In September 2007, Monti gave Walowski a mid-year evaluation. Walowski received the ranking "valued performer". Areas of opportunity included of focusing "on reducing his level of frustration, through open communication and compromise." Walowski was also directed to "strive to ensure billing integrity by conducting breakpack audits nightly without fail" and "needs to work improve shift to shift issues by working closely with fellow PUT managers to resolve any issues." Walowski signed the evaluation and agreed that it was accurate.

On March 20, 2008, Monti and Kruse gave Walowski an annual performance evaluation. Walowski received a 3.60 rating, which is considered a "valued performance." Areas of opportunity included, "Jason needs to focus on reducing his level of frustration when dealing with difficult situations, needs to drive billing integrity by ensuring that we are conducting breakpack audits daily without fail, strive to lower cost through process and procedures, [and] safety performance." The evaluation also stated "Jason needs to continue to improve on remaining calm in stressful situations. Always look for solutions to an issue before seeking to lay blame." Walowski signed the evaluation and agreed that it was accurate.

On July 25, 2008, Manager Paul Robinson and Human Resources Manager Jim Perona gave Walowski a performance management step or "coaching" after Walowski confronted another co-worker about slapping his daughter. Walowski testified in his deposition that this incident occurred.

On August 29, 2008, Robinson gave Walowski a mid-year evaluation. Walowski received the ranking "valued performer". Areas of opportunity included "safe work habits" and "make sound decision by analyzing each situation before acting." Always look for solutions to an issue before seeking to lay blame." Walowski signed the evaluation and agreed that it was accurate.

On April 3, 2009, Robinson gave Walowski a performance evaluation for review period ending on January 31, 2009. Walowski received a 3.41 rating, which is considered a "valued performance." The evaluation stated that Walowski needed to "work on anger management. Handle each situation with a level head and make wise decisions bases [sic] on the facts. Always maintain respect for the individual in every situation." Walowski testified that he believes these comments were made due to the July 25, 2008 incident with his co-worker and did not believe that he needed to work on his anger management and respect for individuals. However, Walowski conceded "it was may be the wrong time, wrong place." Walowski also served a suspension during this timeframe because his ex-girlfriend, who also worked at Wal-Mart, filed domestic violence charges against him. The charges were later dropped and Walowski returned back to work. Walowski felt the suspension played a role in his score. His area of opportunities included "Associate development, decision making, personal development, [and] housekeeping." Walowski signed the evaluation and agreed that it was accurate, with exceptions stated above.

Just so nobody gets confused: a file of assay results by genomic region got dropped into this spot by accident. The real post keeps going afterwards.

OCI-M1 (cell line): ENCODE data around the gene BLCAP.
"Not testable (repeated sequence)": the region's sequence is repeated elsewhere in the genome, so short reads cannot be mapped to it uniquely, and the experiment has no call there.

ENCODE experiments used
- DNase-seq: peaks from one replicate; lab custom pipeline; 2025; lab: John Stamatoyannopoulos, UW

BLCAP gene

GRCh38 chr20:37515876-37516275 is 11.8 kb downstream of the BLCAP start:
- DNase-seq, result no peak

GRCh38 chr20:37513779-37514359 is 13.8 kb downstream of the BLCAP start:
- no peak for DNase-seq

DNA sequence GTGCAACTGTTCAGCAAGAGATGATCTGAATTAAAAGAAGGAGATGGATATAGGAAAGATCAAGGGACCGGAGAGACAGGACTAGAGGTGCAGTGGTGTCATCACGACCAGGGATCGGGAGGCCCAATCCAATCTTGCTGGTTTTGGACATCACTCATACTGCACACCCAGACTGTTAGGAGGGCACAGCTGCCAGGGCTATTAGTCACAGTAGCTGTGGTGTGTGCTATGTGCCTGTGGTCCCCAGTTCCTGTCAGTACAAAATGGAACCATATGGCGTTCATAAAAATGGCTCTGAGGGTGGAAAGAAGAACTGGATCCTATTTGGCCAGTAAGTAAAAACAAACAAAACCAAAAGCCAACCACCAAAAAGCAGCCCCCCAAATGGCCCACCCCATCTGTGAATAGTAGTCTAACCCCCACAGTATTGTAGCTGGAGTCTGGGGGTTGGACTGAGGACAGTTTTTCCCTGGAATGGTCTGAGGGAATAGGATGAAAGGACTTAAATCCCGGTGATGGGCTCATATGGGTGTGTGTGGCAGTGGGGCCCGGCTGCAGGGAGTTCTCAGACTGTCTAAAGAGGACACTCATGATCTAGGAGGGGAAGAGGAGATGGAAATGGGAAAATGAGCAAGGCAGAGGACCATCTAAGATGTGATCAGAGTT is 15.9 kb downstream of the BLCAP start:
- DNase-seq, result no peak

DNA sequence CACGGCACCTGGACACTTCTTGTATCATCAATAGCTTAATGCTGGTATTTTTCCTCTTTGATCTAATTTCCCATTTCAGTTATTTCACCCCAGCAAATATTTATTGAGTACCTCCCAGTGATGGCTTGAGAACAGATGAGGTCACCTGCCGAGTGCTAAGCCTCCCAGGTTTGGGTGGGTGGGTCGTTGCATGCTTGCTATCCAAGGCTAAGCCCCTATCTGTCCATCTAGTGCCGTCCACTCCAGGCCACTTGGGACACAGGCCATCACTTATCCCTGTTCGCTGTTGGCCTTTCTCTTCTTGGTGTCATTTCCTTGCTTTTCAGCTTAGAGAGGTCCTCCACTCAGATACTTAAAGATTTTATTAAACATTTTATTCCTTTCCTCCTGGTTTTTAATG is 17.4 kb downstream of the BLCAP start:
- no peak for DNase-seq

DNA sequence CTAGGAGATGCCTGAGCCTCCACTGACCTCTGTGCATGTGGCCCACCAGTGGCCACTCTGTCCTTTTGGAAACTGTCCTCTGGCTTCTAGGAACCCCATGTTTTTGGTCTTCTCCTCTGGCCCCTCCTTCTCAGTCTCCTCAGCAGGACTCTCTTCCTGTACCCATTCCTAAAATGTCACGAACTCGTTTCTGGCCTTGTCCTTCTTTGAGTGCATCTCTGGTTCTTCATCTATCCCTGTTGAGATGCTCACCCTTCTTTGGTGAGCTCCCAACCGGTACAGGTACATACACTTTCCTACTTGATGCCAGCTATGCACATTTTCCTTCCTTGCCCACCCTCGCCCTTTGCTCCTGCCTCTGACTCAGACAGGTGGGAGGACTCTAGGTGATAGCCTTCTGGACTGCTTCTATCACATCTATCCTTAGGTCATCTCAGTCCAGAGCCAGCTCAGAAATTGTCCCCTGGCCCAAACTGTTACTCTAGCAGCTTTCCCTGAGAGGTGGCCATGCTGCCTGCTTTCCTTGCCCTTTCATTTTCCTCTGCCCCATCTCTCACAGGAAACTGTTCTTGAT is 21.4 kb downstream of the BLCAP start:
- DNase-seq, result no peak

In March 2009, Loren Bowman ("Bowman") became Walowski's supervisor. On April 29, 2009, Bowman issued Walowski a written performance management coaching for safety because he did not report a workplace injury in a timely manner. Walowski injured his shoulder on April 17, 2009 and failed to report his injury to Bowman before the end of his shift. Walowski told Bowman that he was very upset that he received a step because the only reason he did not report the injury because he could not find Bowman.

In April 2009, Bowman issued Walowski an occurrence for failure to complete his Risk Control Topic in a timely manner. In May 2009, Bowman issued Walowski an occurrence for failure to complete his safety walks in a timely manner. Also in May 2009, Bowman noted that Walowski completed his store calls, but did not submit them in a timely manner. In August 2009, Bowman noted Walowski failed to turn in his safety ...